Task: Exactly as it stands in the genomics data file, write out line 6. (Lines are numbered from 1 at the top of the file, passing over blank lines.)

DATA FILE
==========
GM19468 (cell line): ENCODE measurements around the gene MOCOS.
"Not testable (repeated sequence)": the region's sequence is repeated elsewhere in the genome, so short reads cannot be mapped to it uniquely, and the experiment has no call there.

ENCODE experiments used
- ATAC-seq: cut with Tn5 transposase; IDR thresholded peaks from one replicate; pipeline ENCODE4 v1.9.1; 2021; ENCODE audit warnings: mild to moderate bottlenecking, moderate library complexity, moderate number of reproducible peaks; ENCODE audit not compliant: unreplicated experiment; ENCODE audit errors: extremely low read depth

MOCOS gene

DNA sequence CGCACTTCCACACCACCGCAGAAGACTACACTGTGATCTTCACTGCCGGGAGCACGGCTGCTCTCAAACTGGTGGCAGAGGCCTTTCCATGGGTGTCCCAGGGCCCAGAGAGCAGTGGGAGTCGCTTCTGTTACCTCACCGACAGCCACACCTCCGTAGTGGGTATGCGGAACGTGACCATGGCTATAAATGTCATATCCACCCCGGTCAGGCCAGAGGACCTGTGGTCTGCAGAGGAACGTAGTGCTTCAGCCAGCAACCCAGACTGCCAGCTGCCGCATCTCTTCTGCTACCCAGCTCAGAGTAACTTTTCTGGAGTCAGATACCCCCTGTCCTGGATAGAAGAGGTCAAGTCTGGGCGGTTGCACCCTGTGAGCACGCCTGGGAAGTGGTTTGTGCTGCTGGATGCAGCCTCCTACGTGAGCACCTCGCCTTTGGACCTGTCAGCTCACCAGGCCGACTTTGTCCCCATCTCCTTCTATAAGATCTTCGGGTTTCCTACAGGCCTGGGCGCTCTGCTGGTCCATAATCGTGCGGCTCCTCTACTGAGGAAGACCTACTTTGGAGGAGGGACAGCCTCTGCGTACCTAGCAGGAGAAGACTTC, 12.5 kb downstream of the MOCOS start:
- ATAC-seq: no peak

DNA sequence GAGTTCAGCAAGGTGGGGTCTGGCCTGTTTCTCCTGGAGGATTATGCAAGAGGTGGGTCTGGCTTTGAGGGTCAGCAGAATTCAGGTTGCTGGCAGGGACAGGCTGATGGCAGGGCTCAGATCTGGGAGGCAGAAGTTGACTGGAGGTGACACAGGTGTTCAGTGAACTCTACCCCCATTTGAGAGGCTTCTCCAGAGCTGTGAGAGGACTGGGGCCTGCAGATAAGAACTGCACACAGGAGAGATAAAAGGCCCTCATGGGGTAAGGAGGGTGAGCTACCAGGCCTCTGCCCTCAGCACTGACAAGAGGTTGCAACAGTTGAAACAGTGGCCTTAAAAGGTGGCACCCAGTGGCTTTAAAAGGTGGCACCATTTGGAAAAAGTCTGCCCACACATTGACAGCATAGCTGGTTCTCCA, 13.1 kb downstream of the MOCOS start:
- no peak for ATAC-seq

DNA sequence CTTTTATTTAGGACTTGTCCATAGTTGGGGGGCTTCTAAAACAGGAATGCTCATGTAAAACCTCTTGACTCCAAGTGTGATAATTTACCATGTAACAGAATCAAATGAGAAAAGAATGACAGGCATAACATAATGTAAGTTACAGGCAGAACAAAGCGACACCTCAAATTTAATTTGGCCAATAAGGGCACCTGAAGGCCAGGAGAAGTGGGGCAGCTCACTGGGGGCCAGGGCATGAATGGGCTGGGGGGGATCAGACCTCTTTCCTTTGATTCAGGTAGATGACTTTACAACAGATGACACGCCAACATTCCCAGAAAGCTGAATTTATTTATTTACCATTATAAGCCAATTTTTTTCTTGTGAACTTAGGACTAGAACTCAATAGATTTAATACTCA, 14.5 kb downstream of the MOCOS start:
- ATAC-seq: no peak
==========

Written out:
DNA sequence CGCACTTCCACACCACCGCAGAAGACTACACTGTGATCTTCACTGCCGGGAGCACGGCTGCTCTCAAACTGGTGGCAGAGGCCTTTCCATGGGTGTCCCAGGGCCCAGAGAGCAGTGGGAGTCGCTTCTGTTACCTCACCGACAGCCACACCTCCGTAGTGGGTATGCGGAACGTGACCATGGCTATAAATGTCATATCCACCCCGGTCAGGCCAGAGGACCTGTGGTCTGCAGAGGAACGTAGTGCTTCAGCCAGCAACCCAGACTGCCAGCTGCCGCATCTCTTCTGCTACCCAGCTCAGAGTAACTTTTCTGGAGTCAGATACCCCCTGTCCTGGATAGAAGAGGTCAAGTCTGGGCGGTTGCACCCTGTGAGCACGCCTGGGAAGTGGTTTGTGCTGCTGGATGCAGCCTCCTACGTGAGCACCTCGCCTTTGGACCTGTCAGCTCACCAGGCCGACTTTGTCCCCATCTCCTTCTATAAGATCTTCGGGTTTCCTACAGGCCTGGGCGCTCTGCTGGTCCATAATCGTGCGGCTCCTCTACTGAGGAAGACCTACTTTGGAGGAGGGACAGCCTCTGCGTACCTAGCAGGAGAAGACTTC, 12.5 kb downstream of the MOCOS start: